Friday, August 6, 2010

Essentials spoilers: At-Wills, racial powers and... a solution for Expertise?

As I mentioned yesterday, some bits of preview information about D&D Essentials have been leaked by the community manager at wizards’ site. We have a couple of at-will attacks (or rather, their equivalent for Essential fighters and rogues), a new racial power, and a humble feat that may be a sign of deep changes in design - not many things, but definitely solid stuff. Here’s my opinion on them.

To continue with yesterday’s topic, we’ll start with the Fighter material. There’s a new at-will stance called Defend the Line that is, perhaps, the strongest one revealed to date. It slows enemies hit in melee, providing some crucial movement denial to make up for the loss of Combat Superiority, as well as having amazing synergy with your opportunity attacks and Battle Guardian feature. In fact, I think this stance works better outside of your turn than for your regular attacks, so there should be some fun tension and stance switching games. I can’t imagine skipping this one while building a knight.

Moving on to the Essential Rogue, we have a very nice Rogue Trick called Unbalancing Trick. It features a useful movement effect, and a devastating attack modifier - a 2 square shift and knocking prone on melee hits, respectively. Both parts of the power turn it into an instant classic, even though it isn’t as absurdly strong as it might seem at first glance. This is because the most effective application of melee proning, shifting 1 square so that you are outside of enemy reach but just short of charge range, is not possible this way! As good as Rogue Tricks are, they require you to move before attacking, so your target will be able to stand up and attack you back unless you have reach - which is a possibility, with certain Spiked Chain feats, or perhaps a polearm, if you have the strength and the proficiency to attack with it, and don’t mind giving up on Sneak Attack. Finally, shifting 2 squares is very conveniently the exact distance required to charge an enemy, even if you start off adjacent to it, so this could enable some cool charging builds.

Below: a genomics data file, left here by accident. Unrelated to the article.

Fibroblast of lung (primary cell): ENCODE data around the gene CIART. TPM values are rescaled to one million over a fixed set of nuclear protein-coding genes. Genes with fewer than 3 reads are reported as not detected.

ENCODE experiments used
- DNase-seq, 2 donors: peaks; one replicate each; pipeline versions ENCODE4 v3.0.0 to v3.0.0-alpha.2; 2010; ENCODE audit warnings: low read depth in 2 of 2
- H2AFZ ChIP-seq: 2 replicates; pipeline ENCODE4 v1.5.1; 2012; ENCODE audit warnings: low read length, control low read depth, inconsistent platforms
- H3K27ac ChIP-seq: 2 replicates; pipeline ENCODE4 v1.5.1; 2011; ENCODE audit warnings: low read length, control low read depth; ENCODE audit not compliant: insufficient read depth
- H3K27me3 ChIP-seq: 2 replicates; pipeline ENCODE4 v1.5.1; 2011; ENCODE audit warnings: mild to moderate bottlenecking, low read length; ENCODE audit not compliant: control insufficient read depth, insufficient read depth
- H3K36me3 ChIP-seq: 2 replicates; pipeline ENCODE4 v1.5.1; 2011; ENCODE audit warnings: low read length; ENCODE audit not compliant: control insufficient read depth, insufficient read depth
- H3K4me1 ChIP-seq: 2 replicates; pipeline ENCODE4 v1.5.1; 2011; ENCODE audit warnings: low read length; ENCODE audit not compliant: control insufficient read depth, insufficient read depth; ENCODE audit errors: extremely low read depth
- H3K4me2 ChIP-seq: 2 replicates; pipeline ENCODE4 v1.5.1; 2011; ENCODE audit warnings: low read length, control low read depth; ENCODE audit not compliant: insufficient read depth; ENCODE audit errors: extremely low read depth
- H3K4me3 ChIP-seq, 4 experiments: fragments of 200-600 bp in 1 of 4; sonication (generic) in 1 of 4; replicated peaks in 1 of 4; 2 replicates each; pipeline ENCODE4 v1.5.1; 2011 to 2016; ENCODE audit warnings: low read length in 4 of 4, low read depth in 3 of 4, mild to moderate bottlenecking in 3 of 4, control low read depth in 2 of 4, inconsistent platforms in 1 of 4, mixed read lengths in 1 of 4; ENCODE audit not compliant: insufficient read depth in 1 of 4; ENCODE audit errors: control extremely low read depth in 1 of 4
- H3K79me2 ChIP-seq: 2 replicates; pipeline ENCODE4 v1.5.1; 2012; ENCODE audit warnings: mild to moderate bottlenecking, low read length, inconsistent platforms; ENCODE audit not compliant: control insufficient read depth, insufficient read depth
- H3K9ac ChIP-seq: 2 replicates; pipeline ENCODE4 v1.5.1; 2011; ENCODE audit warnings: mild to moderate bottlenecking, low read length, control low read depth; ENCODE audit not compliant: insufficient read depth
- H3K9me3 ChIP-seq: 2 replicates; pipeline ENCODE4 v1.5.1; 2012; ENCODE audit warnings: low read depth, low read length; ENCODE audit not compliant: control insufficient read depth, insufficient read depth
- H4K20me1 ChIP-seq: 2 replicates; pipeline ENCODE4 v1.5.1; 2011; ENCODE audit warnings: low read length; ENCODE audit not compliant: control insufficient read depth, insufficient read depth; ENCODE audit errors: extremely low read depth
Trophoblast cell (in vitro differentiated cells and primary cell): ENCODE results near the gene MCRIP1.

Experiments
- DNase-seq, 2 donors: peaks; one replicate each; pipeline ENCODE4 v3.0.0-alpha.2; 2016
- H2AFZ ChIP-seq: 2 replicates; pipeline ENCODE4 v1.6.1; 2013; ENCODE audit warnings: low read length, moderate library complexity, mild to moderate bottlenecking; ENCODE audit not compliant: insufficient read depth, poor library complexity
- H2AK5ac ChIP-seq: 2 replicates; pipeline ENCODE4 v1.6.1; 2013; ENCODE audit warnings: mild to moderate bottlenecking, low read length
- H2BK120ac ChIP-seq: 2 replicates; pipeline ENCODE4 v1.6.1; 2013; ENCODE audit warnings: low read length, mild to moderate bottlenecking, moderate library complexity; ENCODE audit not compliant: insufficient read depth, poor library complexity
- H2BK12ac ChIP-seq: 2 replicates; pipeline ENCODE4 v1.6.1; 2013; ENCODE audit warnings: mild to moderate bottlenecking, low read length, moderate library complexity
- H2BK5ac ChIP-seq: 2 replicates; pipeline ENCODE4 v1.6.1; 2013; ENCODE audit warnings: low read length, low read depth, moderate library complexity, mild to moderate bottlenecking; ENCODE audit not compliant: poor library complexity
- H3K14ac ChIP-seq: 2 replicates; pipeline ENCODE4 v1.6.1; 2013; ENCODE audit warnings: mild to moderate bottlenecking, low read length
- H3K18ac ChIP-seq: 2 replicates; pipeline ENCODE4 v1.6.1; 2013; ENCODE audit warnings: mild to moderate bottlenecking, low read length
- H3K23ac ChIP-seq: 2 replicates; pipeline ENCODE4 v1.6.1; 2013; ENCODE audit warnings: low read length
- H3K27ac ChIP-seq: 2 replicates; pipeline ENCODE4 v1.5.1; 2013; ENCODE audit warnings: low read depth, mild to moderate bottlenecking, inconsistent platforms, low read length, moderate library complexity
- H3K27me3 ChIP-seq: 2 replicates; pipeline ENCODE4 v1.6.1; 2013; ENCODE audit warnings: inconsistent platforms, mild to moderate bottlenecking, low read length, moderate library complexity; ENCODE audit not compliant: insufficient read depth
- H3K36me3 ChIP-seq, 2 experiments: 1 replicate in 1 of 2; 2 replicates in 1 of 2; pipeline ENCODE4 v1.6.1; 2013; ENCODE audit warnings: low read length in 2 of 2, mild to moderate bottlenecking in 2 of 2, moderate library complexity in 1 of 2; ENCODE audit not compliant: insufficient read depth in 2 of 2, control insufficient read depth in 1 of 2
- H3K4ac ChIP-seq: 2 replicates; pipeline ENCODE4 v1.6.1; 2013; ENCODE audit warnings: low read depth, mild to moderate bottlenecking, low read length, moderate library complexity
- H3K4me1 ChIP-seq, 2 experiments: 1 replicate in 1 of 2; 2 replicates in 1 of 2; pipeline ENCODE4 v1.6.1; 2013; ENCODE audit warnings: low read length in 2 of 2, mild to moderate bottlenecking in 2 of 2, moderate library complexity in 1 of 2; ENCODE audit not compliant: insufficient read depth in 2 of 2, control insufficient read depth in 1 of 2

The new racial power shown is interesting in that it belong to humans - a race previously notorious for its lack of racial powers. Since Essential races will present alternate rules rather than replacing the Player’s Handbook versions, this probably means replacing a racial feature - such as the human’s third at-will attack. It wasn’t very clear how this extra at-will would interact with fighter stances or rogue tricks, and this might be our answer - it won’t. Anyway, the power in question is called Heroic Effort, and it provides a moderate bonus to an attack or save, once per encounter. It’s usually an improvement over Elven Accuracy, and that is to say a lot - for many classes, it’s hard to think of a reason for giving up on the extra at-will, but Heroic Effort could be that good. It also fits the existing mechanics for human characters, since one-shot attack bonuses and enhanced defenses were a recurring theme. I like this one, though I personally find the third at-will even cooler.